3. What is expected of you?
This is a two-fold question. First, what is expected of your time. And second, what are the metrics of success and expectations for your plant? As a church planter, your sole focus should be on the church that God has called you to plant. The organization’s role should be to support you however they can. Different organizations have different expectations and demands on your time, and you need to be familiar with those expectations up front. These demands/expectations are not a bad thing. The motivations behind them are good, whether they are training exercises of sorts, meetings that discuss the future of the organization, networking opportunities, etc.
However, if you are expected to leave your city for these kinds of events more than four times a year, it is more than likely too much. It will drag on you, and it will drag on your congregation. Be sure to take that into account. Your schedule as a church planter is already going to be hectic, and to add in one more thing can be a tipping point toward burnout. As for the expectation of success, you need to know the scorecard the organization is playing with. This will dictate what their expectations are of you. You will need to play by their scorecard, so you need to agree with it.
If you are wanting to start a different church that is atypical for that organization, then there could be a challenge down the road for you. I would recommend talking with them up front about their scorecard, asking whether they would be willing to toss their scorecard aside for the vision of the church that you have, and then offering them a replacement scorecard they can use to evaluate you with.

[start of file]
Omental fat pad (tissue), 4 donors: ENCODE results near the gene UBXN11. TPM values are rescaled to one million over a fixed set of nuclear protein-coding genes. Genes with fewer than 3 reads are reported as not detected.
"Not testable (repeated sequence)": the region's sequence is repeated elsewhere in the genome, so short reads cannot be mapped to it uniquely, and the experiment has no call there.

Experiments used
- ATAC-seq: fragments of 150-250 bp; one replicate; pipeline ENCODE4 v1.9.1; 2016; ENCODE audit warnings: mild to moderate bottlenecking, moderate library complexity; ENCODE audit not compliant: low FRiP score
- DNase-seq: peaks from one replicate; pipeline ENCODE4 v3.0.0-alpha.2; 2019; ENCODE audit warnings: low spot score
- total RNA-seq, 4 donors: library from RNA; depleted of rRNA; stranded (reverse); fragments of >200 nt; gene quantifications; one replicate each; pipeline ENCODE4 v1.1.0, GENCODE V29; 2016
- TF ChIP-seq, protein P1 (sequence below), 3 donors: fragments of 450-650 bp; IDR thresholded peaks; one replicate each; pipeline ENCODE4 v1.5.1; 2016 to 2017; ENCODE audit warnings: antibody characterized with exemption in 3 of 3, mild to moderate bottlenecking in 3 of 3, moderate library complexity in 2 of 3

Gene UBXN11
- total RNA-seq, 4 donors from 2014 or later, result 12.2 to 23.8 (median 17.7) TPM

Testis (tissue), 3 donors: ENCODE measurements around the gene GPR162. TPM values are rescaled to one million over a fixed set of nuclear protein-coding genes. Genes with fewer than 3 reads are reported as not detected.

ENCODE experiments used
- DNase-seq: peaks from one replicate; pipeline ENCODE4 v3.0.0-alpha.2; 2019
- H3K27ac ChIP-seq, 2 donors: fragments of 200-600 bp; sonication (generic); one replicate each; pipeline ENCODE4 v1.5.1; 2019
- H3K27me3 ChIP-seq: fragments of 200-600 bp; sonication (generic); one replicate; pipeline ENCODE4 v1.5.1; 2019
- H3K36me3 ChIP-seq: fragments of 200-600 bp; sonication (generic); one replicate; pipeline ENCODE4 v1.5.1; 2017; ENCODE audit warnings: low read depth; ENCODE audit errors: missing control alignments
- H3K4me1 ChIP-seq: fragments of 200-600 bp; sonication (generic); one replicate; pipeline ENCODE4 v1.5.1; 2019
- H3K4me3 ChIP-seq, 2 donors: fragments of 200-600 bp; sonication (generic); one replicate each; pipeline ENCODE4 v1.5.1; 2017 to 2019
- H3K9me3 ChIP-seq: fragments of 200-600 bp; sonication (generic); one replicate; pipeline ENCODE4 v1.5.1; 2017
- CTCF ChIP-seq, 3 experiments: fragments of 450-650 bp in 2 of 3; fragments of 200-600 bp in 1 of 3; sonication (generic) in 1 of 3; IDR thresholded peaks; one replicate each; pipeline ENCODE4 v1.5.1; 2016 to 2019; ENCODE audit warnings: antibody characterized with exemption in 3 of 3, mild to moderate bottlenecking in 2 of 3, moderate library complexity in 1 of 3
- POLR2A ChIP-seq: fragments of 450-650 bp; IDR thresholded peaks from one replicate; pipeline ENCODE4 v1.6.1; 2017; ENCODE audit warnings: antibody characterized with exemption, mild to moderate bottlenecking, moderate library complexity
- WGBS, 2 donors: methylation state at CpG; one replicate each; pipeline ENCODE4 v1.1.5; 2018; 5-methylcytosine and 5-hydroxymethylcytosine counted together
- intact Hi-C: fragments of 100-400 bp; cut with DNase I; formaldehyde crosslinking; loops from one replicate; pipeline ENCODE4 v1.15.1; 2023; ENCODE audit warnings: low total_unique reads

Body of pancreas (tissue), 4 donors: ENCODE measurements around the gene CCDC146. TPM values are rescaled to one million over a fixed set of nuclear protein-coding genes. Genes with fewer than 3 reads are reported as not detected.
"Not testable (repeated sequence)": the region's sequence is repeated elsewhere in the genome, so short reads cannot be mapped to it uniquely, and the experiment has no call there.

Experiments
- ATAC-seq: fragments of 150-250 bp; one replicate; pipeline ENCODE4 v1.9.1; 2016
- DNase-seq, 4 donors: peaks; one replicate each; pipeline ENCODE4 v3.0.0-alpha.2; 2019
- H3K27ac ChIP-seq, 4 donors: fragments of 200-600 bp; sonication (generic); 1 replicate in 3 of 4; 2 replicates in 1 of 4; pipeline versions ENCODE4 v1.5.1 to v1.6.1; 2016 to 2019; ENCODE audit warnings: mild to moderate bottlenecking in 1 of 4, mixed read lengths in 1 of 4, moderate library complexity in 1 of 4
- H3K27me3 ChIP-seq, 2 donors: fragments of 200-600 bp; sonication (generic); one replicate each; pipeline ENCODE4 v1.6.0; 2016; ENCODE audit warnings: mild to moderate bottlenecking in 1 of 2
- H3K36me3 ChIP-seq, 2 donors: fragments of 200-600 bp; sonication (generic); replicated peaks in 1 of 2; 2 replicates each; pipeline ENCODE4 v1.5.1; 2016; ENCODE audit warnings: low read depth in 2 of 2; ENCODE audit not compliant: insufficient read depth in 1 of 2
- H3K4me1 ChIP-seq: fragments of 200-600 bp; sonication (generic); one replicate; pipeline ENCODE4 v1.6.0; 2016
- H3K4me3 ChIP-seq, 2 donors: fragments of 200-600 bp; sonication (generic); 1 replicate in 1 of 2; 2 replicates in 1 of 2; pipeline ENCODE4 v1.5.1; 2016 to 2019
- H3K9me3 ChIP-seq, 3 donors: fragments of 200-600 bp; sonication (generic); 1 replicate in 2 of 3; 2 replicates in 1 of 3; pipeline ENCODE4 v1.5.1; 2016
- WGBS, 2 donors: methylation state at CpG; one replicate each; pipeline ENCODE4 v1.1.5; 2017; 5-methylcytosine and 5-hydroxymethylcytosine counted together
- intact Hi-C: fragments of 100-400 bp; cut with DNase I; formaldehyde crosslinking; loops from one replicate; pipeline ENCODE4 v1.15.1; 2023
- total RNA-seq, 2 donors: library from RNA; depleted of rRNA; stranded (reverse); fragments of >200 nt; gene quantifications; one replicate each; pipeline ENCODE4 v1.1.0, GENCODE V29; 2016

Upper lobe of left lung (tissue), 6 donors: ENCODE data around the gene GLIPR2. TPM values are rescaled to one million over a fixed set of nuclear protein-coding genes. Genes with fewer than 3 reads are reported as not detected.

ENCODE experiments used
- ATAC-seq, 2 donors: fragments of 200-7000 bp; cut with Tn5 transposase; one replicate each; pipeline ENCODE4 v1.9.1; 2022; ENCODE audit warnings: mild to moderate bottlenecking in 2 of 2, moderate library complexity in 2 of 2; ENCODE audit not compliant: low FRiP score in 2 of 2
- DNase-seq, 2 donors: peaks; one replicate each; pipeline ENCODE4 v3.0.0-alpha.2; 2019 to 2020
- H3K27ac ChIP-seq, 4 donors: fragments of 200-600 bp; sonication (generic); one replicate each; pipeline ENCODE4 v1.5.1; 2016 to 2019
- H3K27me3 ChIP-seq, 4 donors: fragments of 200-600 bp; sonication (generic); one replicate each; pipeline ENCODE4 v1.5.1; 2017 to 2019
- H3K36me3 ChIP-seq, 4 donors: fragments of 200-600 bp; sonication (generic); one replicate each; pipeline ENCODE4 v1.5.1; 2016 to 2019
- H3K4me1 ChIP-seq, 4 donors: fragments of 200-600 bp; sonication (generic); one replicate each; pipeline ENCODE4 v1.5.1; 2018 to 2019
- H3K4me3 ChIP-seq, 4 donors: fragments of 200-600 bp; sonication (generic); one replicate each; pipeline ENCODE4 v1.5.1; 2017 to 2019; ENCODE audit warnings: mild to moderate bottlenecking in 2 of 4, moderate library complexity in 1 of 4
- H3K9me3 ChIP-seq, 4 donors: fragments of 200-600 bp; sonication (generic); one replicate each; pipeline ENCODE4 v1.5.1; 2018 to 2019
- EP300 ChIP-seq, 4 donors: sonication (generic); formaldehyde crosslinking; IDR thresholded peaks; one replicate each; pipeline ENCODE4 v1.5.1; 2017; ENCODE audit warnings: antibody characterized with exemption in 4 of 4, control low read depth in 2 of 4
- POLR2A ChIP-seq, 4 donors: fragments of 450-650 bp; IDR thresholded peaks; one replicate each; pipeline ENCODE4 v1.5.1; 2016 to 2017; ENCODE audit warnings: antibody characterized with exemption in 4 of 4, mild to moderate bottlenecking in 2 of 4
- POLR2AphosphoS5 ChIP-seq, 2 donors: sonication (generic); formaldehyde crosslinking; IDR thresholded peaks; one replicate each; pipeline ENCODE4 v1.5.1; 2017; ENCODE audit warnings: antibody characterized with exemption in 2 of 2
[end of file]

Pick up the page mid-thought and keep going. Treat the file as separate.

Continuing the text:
4. What do other people say about the church plant partner?
When it’s all said and done, you need to ask others about the reputation and reliability of the organization. Don’t simply ask those who have successfully planted with that organization, but also those whose church plants didn’t make it. You will gain a wealth of information and stories, you’ll hear the frustrations and the positives, and this will help you gain a clearer picture of what partnership with that organization will look like, and perhaps how they have learned from past failings. Remember it’s important to ask specifics, and be sure to ask questions that stem from your concerns.
Remember, partnering with an organization is a two-way street. You are not only courting them; they should be courting you as well. Don’t allow the fear of money and the loneliness of planting be the motivators for partnering with an organization. You need to make sure you have a good fit.
If I had it to do all over again, I would still partner with an organization or two to plant a church. I believe in partnership, and I believe in the synergy and momentum that partnership provides. I would, however, enter differently into those partnerships, and as a result I believe the partnership would not only be more beneficial for all involved, but more successful.